Fernanda Bravo’s research suggests higher prices for the first few procedures — then a volume discount
Some primary care organizations — physician practices and community hospital networks that may own such practices — have transformed into accountable care organizations (ACOs), acting much like a health insurer. ACOs receive set amounts from insurers or employers to care for a population of patients and then are responsible for the cost of all care those patients need. When a patient needs a specialist, the ACO must refer out for the services and pay for them.
This ACO-specialist relationship has created a new set of risks for each party. Unlike referring physician practices in traditional health care arrangements, ACO practices have keen financial interests in keeping referrals to specialists low. The ACO's risk is that its patients will require more than the expected amount of specialist care, causing the ACO financial losses.
The specialist practice's risk is that the ACO will be successful in limiting the amount of specialist care required, and that the specialist practice won't have enough referrals to be profitable.
A two-price contract between these parties may help balance risks and rewards in the relationship, according to a working paper by UCLA Anderson's Fernanda Bravo, Massachusetts Institute of Technology's Retsef Levi and Georgia Perakis, and University of Toronto's Gonzalo Romero. A negotiated volume discount, in which the ACO pays the specialist at a lower rate after a certain amount of business is referred, reduces key risks for both sides of the deal, the findings suggest.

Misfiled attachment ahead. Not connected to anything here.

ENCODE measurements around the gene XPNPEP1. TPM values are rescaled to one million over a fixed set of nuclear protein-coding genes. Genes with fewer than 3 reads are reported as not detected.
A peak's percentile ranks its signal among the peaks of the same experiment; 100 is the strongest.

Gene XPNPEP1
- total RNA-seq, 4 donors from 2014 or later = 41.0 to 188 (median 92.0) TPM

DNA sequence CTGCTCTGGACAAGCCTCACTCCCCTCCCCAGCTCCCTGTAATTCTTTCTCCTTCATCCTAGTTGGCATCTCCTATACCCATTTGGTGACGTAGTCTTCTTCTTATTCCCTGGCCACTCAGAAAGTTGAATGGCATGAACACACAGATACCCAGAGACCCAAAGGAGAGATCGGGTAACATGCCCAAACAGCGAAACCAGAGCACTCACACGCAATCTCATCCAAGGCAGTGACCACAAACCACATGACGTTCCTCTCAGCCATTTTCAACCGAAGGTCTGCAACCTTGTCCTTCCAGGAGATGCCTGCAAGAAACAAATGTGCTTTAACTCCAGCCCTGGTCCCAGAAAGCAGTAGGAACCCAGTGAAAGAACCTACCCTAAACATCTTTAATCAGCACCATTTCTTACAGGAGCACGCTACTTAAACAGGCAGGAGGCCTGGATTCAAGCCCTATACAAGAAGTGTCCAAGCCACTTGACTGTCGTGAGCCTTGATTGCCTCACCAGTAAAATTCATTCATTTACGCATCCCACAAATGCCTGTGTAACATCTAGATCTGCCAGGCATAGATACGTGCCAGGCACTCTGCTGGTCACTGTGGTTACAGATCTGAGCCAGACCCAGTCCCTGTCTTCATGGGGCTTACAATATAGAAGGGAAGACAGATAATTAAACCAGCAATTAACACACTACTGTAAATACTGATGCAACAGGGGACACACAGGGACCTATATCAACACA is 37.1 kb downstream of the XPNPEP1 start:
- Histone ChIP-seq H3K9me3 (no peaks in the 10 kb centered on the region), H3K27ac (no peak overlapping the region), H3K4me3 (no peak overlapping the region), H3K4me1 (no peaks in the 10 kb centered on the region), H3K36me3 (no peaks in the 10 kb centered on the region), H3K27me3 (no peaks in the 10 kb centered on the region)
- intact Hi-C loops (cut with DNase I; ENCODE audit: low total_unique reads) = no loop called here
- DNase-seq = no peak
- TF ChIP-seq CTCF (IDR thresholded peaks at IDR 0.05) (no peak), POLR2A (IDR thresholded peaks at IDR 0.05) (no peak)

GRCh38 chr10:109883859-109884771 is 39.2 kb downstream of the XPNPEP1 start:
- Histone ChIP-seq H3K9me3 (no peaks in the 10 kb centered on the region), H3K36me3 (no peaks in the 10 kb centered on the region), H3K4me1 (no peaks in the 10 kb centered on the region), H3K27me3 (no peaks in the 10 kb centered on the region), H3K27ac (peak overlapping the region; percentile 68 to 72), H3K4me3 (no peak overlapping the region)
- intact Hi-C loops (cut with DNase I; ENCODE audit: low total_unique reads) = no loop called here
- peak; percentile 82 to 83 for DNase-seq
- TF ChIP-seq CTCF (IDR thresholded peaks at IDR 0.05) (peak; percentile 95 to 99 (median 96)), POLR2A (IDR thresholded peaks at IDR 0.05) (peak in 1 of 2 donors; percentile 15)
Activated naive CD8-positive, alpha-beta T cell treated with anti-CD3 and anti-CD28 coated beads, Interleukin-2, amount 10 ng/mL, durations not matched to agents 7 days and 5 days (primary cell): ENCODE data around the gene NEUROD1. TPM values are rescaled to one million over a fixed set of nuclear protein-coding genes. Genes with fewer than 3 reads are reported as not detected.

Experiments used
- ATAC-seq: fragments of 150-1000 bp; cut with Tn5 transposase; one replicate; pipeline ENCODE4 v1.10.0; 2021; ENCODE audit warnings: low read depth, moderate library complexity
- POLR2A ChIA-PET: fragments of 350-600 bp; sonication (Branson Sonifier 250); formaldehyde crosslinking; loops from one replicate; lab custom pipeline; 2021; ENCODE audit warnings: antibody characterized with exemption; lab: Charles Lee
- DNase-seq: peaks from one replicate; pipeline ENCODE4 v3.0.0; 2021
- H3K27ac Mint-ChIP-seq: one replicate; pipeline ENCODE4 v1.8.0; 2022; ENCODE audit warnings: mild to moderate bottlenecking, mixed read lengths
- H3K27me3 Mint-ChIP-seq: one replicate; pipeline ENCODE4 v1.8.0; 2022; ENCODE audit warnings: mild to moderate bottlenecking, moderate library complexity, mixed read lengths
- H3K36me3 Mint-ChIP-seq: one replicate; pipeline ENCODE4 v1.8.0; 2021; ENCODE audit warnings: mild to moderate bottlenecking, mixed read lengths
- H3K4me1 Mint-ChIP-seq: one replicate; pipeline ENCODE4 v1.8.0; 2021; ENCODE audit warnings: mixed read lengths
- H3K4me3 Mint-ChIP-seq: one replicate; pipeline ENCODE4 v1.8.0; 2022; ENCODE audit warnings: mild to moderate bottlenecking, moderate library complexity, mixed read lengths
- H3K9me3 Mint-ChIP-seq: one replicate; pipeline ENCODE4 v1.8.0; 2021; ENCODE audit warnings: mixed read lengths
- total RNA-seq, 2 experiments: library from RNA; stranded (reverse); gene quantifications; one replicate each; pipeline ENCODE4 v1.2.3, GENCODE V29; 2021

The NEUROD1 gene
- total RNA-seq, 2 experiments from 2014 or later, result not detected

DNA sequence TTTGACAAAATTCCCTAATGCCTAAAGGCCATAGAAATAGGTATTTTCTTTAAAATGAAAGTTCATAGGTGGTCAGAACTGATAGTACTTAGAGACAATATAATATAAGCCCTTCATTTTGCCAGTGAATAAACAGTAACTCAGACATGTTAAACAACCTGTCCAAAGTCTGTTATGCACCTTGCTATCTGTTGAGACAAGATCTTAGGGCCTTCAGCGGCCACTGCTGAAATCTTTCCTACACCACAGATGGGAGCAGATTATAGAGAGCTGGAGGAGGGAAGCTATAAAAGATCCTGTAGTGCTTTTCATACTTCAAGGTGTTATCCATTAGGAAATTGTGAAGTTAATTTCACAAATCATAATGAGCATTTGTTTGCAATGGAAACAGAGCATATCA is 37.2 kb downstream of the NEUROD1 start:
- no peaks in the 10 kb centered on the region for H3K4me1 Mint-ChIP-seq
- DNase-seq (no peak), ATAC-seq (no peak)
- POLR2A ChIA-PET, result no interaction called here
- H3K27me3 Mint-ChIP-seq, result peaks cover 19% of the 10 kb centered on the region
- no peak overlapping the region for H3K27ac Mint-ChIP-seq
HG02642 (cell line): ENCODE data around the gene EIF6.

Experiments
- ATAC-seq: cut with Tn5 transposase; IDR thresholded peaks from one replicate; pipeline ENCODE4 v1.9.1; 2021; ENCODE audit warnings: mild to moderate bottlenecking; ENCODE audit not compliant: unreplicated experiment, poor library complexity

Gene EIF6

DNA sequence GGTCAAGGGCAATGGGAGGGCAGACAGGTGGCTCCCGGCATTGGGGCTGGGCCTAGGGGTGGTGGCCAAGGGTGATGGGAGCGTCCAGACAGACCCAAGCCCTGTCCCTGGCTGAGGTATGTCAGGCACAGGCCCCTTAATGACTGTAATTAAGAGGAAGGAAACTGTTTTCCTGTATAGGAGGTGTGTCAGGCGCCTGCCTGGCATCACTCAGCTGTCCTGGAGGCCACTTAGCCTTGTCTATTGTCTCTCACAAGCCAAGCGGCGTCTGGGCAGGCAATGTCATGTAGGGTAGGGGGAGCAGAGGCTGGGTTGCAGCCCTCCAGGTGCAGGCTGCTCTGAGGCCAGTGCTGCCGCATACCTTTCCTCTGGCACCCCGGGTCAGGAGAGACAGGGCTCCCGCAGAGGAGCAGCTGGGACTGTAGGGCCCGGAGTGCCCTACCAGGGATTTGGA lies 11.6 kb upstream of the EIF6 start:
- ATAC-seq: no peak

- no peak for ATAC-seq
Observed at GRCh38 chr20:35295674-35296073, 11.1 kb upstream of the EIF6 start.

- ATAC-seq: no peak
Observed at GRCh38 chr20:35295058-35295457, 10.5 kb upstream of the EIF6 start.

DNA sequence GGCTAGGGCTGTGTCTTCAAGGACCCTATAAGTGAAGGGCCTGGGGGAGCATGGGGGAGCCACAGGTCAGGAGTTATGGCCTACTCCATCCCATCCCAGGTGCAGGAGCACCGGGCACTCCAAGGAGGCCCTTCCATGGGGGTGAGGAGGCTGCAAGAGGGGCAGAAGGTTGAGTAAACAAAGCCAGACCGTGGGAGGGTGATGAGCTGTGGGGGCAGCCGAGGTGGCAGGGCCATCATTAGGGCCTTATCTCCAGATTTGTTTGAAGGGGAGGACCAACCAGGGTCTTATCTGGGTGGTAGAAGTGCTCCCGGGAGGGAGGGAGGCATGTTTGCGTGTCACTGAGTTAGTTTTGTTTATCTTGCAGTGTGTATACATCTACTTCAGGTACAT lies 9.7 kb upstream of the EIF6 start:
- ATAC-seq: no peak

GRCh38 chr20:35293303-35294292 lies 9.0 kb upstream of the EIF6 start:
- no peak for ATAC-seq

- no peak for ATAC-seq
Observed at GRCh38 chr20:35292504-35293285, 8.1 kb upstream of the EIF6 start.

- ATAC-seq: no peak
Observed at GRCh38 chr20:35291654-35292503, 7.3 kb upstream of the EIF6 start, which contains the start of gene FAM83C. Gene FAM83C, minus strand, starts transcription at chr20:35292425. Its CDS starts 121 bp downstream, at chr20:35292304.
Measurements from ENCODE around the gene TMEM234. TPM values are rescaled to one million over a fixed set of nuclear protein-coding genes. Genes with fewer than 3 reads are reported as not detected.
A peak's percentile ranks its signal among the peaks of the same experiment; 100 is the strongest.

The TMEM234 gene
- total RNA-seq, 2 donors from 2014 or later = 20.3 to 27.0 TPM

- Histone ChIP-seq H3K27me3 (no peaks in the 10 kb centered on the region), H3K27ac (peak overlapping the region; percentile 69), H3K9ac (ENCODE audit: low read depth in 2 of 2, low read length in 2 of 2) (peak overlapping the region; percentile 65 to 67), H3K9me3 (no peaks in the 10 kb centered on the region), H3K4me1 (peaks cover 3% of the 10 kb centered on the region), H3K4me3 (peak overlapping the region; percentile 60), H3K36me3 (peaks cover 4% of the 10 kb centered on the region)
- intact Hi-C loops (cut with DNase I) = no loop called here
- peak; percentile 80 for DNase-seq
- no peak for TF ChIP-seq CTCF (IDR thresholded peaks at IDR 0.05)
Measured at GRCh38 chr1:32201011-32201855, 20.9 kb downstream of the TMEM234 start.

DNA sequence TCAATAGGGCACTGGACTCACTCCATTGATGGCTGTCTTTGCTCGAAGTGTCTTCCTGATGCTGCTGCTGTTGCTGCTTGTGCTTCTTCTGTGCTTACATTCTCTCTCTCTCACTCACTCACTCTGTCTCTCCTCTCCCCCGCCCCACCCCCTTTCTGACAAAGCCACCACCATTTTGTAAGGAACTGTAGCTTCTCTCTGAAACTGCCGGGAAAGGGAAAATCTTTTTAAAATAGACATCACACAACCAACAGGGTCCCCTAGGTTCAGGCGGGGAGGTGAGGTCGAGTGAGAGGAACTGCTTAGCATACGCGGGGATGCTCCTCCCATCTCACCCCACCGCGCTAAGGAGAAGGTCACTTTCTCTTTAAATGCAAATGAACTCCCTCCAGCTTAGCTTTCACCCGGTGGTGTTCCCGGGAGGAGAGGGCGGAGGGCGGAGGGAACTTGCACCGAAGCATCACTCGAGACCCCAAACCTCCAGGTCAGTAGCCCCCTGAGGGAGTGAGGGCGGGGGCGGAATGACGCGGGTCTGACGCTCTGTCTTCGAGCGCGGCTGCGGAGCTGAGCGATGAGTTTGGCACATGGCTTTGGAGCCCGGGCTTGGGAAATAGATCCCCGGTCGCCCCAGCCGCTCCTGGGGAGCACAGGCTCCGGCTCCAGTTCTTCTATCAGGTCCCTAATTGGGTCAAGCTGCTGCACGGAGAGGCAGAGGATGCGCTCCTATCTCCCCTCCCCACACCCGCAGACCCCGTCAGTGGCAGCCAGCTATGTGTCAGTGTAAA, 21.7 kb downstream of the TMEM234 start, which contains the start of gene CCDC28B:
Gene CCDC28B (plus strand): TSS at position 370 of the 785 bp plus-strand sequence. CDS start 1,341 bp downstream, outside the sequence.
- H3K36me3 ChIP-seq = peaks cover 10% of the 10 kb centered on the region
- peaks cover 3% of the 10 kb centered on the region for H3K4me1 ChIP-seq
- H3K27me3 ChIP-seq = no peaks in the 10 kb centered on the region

A two-tier volume discount contract helps protect both sides against the exceptionally unpredictable demand for health care. If 200 of an ACO's 400 members suddenly need hip replacements, it's supposed to pay for all of those procedures. The lower price, after a certain number of new hips, keeps a lid on the ACO's costs even when demand is high.
Specialists want protection against the lulls in business that the ACO is working so hard to create. Like other businesses, specialist practices require a certain level of work to maintain staff, equipment and other necessities of providing their services as needed. The higher fee at the front end helps cover these costs more quickly.
Traditional health insurers already ask specialists for volume discounts, but they often approach with a single price offer. Bravo and her colleagues began this study while working with a specialist care service under pressure to provide volume discounts to primary care practices that had recently joined an ACO.
Any particular industry aside, the paper seeks to deal with how risks, related to demand uncertainty, are best shared in the service chain. Volume-based discount contracts have been used in industries such as manufacturing and services, but the adoption of such practices in health care has been unusual. The main reason is that in the past it was an insurance company bearing all the risk of high costs and very large insurers could spread risk across enormous patient populations. In contrast, under the new environment, this risk is pushed down the service chain — to ACOs, say. The industry is slowly looking for best practices in other business settings and adapting these practices to the specifics of health care.
The two-price volume discount does a better job of reducing risk for both sides than single price contracts or other, more complicated, volume-based contracts, according to the findings.